Then on our 4th Birthday, we decided to throw a big party at The Warehouse in Plymouth, we had local funk band Big World Skunk play and 1100 people crammed in and went nuts! This was the start of a 5 year run of massive Jelly Jazz concerts. These mostly happened at the now closed Dance Academy in Plymouth, and it was here we usually had up to 1500 people freaking out to bands like Pucho & The Latin Soul Brothers, Sugarman 3, Sharon Jones, Snowboy, The Soul Providers, Lee Fields, Bobby Hughes Experience and many more. What was really amazing is a lot of these bands were completely unheard of to most punters, there was a culture in town that meant if Jelly Jazz were throwing a party then you had to go. People trusted us with our choices for bands and were never disappointed! For example, when we had Sugarman 3 from Desco Records in New York, it was the bands first ever gig in Europe, it was also our biggest ever session with 1600 people attending and no one had really heard of them! Neil Sugarman on sax was totally blown away by the whole event, as we were.

These days our ‘main events’ are held at The Eden Project in Cornwall, and once again we always see sell out crowds and a brilliant atmosphere like only the South West of England can get. Acts to have played there include The Quantic Soul Orchestra, Lou Donaldson and Fertile Ground.

Can you recall the best night at Jelly Jazz? What made it so special? Can you recall the best guest artist/guest DJ and what made them special?

How can I possibly choose with nearly 1000 Jelly Jazz events spread out over 14 years at venues across the UK! But if I had to then it would be these: Lou Donaldson at The Eden Project, a total Blue Note legend and one of the best atmospheres I’ve ever seen at a concert. Pucho at our 5th birthday, he had the place going bonkers with storming latin jazz, Snowboy even got up and played a killer conga solo. Manteca have played for us twice and both times dropped an unreal gritty latin soul, boogaloo and salsa sets. DJ wise there has been too many brilliant nights to pick from!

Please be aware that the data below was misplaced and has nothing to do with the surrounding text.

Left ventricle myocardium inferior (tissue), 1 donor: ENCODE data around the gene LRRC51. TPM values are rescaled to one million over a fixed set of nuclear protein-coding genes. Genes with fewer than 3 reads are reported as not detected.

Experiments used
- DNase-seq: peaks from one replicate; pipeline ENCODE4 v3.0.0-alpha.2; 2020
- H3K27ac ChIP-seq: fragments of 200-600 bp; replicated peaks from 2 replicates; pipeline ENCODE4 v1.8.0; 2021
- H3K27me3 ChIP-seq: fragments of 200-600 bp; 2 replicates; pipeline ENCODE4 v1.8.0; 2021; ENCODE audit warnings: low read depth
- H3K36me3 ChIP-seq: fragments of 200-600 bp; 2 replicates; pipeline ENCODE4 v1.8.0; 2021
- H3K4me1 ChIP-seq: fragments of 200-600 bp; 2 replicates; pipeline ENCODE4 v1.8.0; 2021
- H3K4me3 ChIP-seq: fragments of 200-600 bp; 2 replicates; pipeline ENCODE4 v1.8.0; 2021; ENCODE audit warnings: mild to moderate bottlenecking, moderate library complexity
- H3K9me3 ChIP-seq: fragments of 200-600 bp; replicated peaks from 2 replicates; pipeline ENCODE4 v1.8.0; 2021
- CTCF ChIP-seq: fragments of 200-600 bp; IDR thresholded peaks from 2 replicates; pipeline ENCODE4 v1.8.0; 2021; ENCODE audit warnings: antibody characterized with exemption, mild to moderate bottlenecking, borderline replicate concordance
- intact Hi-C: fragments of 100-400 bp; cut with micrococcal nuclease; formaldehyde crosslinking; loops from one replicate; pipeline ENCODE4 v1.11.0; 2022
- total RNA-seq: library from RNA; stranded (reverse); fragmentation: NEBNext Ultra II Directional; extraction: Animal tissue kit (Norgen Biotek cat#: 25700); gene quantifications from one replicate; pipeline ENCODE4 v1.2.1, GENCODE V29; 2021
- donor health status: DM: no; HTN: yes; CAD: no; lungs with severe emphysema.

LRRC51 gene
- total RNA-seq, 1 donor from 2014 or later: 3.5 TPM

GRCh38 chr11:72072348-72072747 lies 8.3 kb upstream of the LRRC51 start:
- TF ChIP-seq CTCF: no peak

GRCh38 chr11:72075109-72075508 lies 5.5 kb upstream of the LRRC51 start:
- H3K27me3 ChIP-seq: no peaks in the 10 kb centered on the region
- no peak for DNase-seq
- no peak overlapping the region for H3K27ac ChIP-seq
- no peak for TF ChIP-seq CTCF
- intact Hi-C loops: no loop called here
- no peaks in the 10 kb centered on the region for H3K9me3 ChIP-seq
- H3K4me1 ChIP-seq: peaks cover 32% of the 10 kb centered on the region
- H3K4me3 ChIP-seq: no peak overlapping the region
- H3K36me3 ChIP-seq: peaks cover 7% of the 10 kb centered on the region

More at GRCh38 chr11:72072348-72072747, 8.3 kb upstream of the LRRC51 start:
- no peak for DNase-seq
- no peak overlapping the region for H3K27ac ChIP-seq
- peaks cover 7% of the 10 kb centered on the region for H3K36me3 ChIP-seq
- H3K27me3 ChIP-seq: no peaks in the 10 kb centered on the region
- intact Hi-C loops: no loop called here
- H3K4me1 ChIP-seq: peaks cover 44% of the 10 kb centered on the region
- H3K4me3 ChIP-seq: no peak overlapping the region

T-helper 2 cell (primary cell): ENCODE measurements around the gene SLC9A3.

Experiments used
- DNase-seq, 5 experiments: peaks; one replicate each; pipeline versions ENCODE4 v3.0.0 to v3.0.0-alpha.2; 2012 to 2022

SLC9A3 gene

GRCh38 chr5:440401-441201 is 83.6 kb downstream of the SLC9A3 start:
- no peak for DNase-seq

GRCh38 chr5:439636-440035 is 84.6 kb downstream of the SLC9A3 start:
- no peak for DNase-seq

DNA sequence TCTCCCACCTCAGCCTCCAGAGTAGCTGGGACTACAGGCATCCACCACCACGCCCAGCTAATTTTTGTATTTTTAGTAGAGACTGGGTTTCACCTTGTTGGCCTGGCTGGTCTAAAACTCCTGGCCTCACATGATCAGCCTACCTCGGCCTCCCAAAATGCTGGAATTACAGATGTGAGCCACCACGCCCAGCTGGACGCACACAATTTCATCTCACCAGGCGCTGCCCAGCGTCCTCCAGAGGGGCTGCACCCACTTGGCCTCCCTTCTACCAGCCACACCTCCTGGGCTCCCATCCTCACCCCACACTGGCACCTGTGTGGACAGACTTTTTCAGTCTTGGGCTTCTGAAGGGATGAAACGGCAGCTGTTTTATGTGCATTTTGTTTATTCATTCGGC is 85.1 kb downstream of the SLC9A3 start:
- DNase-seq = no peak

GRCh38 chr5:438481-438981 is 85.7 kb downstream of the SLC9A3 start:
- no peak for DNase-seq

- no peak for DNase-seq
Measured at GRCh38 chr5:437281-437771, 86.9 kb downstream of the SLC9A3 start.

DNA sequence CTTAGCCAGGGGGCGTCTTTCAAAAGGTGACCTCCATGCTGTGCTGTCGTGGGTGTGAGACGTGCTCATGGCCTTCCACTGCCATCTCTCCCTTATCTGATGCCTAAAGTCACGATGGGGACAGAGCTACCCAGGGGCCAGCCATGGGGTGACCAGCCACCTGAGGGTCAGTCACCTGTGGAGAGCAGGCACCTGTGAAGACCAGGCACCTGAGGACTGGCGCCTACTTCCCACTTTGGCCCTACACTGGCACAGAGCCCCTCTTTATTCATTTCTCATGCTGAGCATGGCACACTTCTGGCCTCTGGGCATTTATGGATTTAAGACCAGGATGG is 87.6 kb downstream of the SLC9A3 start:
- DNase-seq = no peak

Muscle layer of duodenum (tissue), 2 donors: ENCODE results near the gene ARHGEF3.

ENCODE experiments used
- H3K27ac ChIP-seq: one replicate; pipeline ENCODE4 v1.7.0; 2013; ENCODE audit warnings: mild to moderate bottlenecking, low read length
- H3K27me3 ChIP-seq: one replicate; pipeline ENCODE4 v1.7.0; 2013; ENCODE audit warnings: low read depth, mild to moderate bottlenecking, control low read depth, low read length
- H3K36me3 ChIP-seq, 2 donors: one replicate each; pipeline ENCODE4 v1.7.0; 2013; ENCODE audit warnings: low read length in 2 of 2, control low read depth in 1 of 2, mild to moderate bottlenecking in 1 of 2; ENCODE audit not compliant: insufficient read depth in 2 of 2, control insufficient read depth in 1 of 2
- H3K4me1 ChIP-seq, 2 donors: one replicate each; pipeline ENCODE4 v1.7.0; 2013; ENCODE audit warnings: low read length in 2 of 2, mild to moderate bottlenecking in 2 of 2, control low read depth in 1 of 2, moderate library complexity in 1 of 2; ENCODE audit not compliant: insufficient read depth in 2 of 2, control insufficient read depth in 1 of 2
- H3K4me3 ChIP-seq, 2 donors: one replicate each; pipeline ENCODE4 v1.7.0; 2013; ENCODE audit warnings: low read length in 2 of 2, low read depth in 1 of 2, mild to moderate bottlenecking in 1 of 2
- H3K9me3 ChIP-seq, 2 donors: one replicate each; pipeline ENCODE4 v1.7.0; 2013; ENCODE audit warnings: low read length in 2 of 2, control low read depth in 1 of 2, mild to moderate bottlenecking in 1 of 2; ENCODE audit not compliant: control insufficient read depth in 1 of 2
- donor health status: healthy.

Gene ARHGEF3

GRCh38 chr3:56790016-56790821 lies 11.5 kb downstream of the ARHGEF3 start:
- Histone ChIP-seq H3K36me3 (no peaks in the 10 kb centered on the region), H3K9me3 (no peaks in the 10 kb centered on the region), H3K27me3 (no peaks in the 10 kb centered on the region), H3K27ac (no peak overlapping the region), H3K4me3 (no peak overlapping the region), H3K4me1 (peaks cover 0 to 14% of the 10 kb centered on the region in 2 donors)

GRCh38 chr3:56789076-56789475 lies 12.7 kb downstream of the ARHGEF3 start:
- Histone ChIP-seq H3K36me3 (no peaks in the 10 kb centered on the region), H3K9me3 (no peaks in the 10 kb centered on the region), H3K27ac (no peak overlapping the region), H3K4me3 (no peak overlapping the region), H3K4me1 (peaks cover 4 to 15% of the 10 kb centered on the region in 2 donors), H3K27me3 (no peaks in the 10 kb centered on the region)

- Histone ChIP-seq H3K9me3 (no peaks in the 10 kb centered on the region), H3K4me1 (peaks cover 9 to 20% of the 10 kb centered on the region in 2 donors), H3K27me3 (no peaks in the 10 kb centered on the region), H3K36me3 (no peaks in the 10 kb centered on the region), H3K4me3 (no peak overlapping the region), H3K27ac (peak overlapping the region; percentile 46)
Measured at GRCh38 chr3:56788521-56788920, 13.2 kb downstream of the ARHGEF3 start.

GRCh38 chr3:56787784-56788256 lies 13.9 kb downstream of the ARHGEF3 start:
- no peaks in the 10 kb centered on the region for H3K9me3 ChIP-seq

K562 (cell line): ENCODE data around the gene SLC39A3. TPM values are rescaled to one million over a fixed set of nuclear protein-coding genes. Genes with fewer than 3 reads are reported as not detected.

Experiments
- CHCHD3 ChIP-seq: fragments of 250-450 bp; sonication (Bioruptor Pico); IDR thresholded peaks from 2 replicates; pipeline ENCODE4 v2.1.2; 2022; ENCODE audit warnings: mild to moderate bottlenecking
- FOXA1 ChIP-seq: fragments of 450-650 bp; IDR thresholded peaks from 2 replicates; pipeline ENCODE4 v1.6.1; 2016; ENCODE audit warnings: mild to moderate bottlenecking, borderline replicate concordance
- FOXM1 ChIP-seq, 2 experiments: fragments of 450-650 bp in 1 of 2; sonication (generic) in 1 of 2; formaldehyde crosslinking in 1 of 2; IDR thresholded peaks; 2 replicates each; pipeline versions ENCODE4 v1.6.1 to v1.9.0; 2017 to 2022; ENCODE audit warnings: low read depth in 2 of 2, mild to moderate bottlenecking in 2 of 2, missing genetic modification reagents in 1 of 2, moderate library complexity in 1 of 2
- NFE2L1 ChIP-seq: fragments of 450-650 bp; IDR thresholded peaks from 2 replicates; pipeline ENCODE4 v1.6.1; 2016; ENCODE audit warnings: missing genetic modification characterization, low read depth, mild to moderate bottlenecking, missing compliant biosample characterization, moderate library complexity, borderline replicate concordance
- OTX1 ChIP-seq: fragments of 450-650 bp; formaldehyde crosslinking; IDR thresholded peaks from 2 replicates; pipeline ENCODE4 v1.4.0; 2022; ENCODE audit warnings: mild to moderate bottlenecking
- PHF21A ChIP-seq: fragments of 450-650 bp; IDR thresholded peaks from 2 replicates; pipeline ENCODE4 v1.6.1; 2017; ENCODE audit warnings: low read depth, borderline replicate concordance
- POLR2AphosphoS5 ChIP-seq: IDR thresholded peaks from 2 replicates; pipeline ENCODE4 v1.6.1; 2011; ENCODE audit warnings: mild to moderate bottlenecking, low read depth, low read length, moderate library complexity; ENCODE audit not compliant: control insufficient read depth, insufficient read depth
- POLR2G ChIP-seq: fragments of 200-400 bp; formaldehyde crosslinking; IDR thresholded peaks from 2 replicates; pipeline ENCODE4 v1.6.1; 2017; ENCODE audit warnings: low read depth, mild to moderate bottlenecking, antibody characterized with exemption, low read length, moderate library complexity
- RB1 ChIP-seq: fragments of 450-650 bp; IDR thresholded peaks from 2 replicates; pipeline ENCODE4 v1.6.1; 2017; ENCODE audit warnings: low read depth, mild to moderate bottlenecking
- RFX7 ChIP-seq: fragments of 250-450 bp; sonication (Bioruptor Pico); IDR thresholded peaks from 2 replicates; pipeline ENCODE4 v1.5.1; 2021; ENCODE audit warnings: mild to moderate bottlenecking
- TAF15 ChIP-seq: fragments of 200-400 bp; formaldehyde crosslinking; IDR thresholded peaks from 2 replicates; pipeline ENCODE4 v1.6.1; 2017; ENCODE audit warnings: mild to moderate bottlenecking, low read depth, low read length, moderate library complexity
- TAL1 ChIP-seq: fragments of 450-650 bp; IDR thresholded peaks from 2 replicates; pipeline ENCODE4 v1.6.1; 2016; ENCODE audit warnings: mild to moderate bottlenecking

What is the secret behind your success for all of these years? How is it moving to Friday nights?

A simple answer to this would be quality music, but we also present it well and have really tried to generate a loyal following that feel they have some sort of ownership of the night. And that they feel respected and valued by us and the venue. It’s all about having a really good night out, dancing and having a laugh. Not being too serious and elitist. Being a Jelly head can give you an identity of being a fun, forward thinking party freak!

Who are your favourite DJs today and why?

You have to admire Scruff, he’s taken the eclectic style of DJing to the limit, created an empire and still remains one of the nicest approachable blokes in the scene, he’s also super skilled on the decks. I also really rate Mad Mats from Raw Fusion, he has unreal B-Boy deck skills and a demon taste in music. For funk and soul I love Matt ‘Mr. Fine Wine’ Weingarden from New York, he plays a lot of obscure and very deep funk, soul and boogaloo but isn’t afraid to drop some JB or other well know tracks, he’s not a funk snob. For him it’s good or bad music and forgets the whole equation of rarity equalling good. I also hold a great deal of respect for Chris Goss, Dom Servini, Gilles Peterson, Russ Dewbury, John Stapleton and Quantic.

Any tips for novice DJs or promoters on how to get clubbers to their own funk nights?

You gotta love what you do and make that come across, don’t be afraid to go with your instinct, it’s your uniqueness that will sell you and not some formulaic set up. Stand up for what you believe in and be prepared to spend all your cash on records!

If you have a chance to check out Jelly Jazz be sure to stop by every Friday night at Quay Club in Plymouth, England. For more information check out their website at >>